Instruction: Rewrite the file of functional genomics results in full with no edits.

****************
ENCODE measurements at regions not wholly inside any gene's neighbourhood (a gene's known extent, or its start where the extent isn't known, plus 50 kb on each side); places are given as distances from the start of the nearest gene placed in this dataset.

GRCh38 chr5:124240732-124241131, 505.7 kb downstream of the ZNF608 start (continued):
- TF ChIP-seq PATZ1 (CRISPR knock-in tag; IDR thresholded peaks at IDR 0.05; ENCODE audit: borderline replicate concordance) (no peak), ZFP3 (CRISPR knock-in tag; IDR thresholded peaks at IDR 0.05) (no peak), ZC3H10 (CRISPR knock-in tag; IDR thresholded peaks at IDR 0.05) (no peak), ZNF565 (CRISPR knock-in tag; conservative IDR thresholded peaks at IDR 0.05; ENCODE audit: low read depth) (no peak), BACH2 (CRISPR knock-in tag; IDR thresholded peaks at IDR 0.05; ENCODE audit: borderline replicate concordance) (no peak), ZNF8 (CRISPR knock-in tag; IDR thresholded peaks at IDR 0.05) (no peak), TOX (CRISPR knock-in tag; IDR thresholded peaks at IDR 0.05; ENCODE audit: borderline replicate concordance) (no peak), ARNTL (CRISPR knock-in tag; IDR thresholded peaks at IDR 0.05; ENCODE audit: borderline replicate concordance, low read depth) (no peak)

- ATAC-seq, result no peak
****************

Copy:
ENCODE measurements at regions not wholly inside any gene's neighbourhood (a gene's known extent, or its start where the extent isn't known, plus 50 kb on each side); places are given as distances from the start of the nearest gene placed in this dataset.

GRCh38 chr5:124240732-124241131, 505.7 kb downstream of the ZNF608 start (continued):
- TF ChIP-seq PATZ1 (CRISPR knock-in tag; IDR thresholded peaks at IDR 0.05; ENCODE audit: borderline replicate concordance) (no peak), ZFP3 (CRISPR knock-in tag; IDR thresholded peaks at IDR 0.05) (no peak), ZC3H10 (CRISPR knock-in tag; IDR thresholded peaks at IDR 0.05) (no peak), ZNF565 (CRISPR knock-in tag; conservative IDR thresholded peaks at IDR 0.05; ENCODE audit: low read depth) (no peak), BACH2 (CRISPR knock-in tag; IDR thresholded peaks at IDR 0.05; ENCODE audit: borderline replicate concordance) (no peak), ZNF8 (CRISPR knock-in tag; IDR thresholded peaks at IDR 0.05) (no peak), TOX (CRISPR knock-in tag; IDR thresholded peaks at IDR 0.05; ENCODE audit: borderline replicate concordance) (no peak), ARNTL (CRISPR knock-in tag; IDR thresholded peaks at IDR 0.05; ENCODE audit: borderline replicate concordance, low read depth) (no peak)

- ATAC-seq, result no peak